When do you perform at your personal best – when you’re in a strange place, surrounded by people who neither know nor like you? Or when you’re in a supportive, positive environment surrounded by those who earnestly want you to succeed, grow, and thrive? It’s a no-brainer – everyone performs better in a positive environment. So, it’s a surprise that many businesses take so little thought to create a sense of belonging for their employees. This very act creates an outsized benefit in improving performance in the organization.

We Don’t Belong, So We Don’t Perform

When was the last time you felt like an outsider? Think back. How well did you perform in that situation? How comfortable were you in that environment? Chances are good that you performed poorly, were uncomfortable, and were thankful to get out of the environment when you did.

Human beings are social creatures. We perform best when we feel like we belong. This is evident throughout society. Look at kids in school. Academic performance is only loosely tied to intelligence. Instead, the students who perform best are usually those who feel that they belong. Those without a sense of belonging struggle in some areas.

The same pertains to the workplace. If you don’t feel a sense of belonging at work, you won’t perform up to your capabilities. Your efforts will be stunted, and you’ll feel uncomfortable in the environment.

In fact, when we feel like we don’t belong, we’re chronically in a state of fight, flight, or freeze. Our brains see it as a survival situation and begin producing different chemicals to help us survive, whether that’s adrenaline, cortisol, dopamine, serotonin, or something else. Changing the paradigm in the workplace can change the chemicals our brains produce, helping get our teams out of survival mode and into engagement thereby improving performance.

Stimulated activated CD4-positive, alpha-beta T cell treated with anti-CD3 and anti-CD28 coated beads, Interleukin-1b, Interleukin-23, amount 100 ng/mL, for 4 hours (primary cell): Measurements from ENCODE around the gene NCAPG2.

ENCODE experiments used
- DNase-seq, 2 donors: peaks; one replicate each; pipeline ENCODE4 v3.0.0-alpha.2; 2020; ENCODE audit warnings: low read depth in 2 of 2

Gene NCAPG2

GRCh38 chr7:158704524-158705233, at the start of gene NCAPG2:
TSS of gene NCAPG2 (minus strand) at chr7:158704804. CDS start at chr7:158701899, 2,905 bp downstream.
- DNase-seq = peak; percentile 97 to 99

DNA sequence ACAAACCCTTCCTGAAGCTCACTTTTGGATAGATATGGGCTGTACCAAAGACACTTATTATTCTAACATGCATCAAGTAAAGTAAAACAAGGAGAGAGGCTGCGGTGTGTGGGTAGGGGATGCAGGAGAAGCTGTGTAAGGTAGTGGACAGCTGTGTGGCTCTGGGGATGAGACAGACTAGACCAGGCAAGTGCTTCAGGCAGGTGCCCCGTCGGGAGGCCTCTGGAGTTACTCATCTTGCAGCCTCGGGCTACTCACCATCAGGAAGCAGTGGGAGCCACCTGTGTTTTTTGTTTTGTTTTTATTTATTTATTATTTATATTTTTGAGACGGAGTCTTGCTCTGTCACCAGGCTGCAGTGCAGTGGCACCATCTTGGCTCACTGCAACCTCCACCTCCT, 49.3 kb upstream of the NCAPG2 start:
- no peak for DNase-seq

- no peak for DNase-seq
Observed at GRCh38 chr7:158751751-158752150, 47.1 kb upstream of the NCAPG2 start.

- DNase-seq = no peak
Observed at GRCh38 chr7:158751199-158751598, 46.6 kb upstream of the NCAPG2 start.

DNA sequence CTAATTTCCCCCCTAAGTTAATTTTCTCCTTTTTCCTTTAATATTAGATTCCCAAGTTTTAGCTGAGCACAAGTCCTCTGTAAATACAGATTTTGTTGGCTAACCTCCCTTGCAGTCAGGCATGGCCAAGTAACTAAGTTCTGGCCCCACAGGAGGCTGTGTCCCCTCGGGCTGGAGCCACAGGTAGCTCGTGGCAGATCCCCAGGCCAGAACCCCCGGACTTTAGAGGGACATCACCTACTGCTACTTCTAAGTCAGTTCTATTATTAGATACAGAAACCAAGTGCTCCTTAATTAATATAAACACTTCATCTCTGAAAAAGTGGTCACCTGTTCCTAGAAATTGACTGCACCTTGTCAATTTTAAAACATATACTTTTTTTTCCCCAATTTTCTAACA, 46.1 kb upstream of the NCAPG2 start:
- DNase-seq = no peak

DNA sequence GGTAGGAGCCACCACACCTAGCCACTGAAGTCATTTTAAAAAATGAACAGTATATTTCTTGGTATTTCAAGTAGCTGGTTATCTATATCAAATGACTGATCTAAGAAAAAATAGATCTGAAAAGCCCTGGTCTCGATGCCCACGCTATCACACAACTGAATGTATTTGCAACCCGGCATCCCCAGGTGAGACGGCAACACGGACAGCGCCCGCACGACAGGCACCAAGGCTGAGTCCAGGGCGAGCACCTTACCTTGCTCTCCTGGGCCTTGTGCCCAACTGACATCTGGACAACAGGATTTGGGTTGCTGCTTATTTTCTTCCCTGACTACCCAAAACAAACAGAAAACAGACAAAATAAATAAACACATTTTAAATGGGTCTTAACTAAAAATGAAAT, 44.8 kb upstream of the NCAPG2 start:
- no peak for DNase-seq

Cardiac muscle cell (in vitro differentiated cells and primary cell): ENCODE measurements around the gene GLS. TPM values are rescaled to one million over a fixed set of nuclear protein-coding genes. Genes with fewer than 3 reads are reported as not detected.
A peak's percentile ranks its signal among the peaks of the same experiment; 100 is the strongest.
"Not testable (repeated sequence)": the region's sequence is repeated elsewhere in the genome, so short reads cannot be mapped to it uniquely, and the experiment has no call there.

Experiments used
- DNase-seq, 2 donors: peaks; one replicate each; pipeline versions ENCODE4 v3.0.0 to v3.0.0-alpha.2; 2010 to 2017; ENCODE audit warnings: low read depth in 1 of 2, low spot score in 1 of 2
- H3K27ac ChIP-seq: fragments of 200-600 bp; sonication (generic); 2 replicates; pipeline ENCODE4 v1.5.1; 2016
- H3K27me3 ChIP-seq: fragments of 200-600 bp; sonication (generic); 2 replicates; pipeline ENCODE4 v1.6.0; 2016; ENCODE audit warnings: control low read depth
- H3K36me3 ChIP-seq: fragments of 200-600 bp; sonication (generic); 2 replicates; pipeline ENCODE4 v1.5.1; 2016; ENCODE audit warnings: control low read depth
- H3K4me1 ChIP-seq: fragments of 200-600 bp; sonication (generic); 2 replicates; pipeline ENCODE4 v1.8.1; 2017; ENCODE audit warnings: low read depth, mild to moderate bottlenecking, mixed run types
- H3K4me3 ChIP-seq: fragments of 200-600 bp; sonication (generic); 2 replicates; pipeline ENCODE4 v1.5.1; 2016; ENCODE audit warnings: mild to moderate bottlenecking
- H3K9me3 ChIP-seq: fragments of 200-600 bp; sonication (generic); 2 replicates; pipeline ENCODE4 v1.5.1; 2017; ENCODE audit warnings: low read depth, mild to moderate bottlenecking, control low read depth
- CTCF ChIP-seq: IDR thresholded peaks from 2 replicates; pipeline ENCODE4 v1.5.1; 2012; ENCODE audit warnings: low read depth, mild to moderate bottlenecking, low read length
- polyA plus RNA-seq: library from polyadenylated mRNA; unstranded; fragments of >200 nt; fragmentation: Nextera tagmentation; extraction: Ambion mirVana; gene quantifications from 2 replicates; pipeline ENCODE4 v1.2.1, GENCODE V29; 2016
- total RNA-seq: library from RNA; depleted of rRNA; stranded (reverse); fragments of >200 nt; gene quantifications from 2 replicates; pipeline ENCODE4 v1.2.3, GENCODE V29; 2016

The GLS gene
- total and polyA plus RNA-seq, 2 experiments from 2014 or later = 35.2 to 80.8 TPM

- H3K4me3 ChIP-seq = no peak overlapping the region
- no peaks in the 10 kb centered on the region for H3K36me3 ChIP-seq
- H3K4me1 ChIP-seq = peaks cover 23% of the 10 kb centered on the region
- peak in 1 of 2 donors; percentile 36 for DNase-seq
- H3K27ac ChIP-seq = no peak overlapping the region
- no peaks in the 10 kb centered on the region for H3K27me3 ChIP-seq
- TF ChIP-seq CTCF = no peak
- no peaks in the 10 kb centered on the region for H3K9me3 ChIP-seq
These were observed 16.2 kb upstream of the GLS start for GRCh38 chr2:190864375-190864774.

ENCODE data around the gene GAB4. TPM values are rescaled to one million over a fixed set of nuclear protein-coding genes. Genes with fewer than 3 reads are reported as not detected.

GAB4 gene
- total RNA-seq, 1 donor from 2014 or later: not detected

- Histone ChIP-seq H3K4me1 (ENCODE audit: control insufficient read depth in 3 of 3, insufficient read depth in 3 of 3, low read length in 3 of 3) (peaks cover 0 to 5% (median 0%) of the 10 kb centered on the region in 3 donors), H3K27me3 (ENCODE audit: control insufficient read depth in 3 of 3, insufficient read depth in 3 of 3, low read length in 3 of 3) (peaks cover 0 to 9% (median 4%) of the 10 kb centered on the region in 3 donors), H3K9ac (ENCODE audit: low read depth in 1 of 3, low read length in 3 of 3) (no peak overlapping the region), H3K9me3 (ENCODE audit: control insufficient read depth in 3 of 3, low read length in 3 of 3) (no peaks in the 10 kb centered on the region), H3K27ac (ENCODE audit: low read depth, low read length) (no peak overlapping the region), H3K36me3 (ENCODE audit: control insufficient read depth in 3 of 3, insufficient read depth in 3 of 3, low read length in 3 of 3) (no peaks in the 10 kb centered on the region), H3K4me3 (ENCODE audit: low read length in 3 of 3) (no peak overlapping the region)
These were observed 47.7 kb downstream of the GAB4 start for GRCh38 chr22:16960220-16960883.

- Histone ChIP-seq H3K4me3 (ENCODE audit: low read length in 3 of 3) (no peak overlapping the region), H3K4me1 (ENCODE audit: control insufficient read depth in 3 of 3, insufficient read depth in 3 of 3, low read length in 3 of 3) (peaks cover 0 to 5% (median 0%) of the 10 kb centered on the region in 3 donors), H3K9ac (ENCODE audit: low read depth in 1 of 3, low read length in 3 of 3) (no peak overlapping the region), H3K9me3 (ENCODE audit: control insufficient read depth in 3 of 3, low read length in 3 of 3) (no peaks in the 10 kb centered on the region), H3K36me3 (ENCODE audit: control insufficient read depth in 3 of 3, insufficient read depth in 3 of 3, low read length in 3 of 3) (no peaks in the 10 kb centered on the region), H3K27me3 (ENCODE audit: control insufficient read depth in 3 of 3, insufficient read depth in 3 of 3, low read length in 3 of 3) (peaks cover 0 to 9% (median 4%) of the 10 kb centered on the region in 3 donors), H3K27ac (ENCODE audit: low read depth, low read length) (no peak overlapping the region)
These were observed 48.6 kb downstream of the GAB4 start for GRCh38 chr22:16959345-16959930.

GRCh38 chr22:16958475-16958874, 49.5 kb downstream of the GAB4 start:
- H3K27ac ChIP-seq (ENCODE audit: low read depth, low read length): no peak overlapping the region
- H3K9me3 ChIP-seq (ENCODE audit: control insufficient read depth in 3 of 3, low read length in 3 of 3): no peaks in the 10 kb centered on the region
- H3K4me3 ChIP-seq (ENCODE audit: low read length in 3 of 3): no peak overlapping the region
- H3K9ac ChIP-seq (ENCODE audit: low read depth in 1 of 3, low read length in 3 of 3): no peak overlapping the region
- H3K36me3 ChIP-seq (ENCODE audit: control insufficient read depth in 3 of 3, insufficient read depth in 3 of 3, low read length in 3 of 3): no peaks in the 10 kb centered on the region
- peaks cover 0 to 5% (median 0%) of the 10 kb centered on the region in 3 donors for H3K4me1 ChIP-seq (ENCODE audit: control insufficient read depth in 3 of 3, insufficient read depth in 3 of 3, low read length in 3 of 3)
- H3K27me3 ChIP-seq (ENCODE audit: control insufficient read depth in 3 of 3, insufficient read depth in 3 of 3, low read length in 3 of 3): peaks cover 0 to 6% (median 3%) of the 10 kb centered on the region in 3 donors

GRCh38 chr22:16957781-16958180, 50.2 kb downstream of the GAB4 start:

Creating a Sense of Belonging

While there is no one-size-fits-all plan that will work for every business or every individual, it is possible to create a sense of belonging in the workplace. To start doing that, you’ll need a better understanding of what hormones the body releases in reaction to specific stimuli. We’ll cover a few of the most important below.


Mental, emotional, or physical stress can trigger the release of cortisol. It’s probably most famous for its effect on fat retention in the body, but it also enhances your brain’s use of glucose, while reducing mental and physical functions that might affect your ability to fight or flee. So, a workplace where chronic stress is the rule actually encourages aggression, fear, anxiety, depression, and reduced mental performance.


A sense of autonomy, or control over yourself and your destiny, has been linked to the production of dopamine. Higher levels of dopamine in the body and brain have been linked to improved ability to think and plan, improved mental focus, and even our ability to show interest in things going on around us. It affects learning, motivation, and even sleep.